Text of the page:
January 23, 2023 -- Organizations aligned with sometimes sparring factions of congressional Republicans are pushing beyond the beltway to build closer relationships in state legislatures.
The Republican Main Street Partnership wants to help state legislators it refers to as the most interested in governing to create their own groups and to collaborate on legislative priorities.
“They’re probably the most conservative group that Main Street has ever had, to be honest with you, and that’s where the country’s going and that’s great,” said Sarah Chamberlain, the group’s president.
Chamberlain said state lawmakers who have reached out to the group want to establish similar partnerships within their legislatures or work closely together. She sees the effort as a way to groom candidates for federal office as Main Street Republicans seek other offices or retire.
“We’re pretty excited about that because we need to build a conservative farm team, which Main Street has never done before,” Chamberlain said. “So this is really our first endeavor into this area.”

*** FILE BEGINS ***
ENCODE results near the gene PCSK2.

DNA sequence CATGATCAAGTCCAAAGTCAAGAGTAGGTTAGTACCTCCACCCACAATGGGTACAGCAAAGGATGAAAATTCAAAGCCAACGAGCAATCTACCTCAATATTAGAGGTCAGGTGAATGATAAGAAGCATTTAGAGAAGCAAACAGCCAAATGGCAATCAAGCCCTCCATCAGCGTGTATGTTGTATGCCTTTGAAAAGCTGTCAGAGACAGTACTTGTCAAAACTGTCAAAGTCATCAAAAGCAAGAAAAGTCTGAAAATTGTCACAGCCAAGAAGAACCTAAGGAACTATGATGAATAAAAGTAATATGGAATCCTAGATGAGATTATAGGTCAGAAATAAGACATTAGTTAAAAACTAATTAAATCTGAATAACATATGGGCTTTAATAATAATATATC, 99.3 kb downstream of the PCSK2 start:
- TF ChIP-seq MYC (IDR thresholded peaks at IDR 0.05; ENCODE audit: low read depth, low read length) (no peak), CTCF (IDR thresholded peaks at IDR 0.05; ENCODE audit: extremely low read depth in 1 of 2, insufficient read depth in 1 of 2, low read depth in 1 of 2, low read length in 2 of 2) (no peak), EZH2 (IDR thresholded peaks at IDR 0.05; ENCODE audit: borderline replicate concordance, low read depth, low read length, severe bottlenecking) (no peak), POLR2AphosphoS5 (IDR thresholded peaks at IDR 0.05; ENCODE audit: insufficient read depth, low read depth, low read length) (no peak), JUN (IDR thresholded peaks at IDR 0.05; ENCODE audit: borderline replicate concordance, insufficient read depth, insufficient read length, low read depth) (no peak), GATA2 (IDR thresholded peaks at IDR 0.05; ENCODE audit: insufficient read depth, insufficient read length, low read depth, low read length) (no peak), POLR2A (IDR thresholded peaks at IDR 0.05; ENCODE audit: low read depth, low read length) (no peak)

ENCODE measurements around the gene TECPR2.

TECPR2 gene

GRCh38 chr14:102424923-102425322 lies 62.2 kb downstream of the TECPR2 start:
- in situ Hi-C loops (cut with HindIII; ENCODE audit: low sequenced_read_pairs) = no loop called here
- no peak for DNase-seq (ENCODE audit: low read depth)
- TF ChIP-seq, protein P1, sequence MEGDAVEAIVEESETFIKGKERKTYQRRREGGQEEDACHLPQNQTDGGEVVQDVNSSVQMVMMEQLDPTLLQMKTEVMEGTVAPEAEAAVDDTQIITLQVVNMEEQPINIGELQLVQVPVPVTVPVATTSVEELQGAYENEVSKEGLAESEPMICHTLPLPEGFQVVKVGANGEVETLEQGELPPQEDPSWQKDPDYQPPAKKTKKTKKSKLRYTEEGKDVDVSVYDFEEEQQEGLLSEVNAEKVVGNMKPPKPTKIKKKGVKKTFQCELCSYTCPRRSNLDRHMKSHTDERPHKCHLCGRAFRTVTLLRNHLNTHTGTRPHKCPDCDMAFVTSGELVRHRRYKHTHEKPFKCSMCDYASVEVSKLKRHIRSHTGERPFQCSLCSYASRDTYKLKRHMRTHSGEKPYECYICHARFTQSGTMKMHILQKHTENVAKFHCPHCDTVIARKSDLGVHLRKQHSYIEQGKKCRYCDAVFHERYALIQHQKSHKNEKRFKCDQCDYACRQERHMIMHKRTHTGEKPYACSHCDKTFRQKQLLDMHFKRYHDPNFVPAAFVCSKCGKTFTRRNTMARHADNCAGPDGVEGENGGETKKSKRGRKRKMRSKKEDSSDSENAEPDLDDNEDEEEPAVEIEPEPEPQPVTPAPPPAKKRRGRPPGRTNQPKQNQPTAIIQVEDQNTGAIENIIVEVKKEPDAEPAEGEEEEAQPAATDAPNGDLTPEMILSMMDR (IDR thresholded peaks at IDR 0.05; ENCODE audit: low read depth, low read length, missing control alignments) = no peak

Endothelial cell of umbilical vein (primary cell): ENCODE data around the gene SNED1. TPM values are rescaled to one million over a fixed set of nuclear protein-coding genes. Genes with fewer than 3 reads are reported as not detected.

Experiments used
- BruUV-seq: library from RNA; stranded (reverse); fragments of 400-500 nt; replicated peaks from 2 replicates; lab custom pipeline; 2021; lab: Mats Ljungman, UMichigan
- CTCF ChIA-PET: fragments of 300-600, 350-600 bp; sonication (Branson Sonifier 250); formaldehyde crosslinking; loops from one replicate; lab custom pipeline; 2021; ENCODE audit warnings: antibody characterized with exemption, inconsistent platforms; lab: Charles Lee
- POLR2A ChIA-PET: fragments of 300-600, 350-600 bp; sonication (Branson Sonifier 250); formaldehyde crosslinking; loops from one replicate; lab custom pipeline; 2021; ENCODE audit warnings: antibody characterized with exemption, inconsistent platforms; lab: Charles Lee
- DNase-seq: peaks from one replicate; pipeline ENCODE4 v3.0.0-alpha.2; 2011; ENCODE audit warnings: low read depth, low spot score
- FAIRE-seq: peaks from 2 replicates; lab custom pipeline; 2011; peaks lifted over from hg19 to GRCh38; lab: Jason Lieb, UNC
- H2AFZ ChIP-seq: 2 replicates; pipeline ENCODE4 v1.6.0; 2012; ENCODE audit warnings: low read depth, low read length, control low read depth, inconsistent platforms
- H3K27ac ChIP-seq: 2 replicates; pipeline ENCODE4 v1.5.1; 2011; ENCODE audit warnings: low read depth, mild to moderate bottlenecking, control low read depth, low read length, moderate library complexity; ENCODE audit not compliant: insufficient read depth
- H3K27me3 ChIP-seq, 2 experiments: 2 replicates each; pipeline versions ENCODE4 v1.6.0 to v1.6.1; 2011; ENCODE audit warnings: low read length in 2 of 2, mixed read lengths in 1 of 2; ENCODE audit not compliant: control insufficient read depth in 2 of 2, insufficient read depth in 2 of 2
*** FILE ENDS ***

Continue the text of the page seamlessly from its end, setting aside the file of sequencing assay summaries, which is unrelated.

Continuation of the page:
When asked about the freedom caucus project, Chamberlain said it was a good idea, which is why they are working on their own project.
She downplayed the risk of any tension with the U.S. Freedom Caucus and said that most members of the two groups work together and agree more than they disagree. But she stressed that the Main Street Republicans outnumber the U.S. Freedom Caucus Republicans.
She said their goal is to elect more Main Street Republicans in Congress to reduce gridlock.
“It’d be nice to have more people who want to get to ‘yes’ elected,” Chamberlain said. “So that’s what we’re trying to do in identifying the candidates."
”Congress has to work, and I think the American people want Congress to work,” Chamberlain said. “And that’s what we’re trying to do.”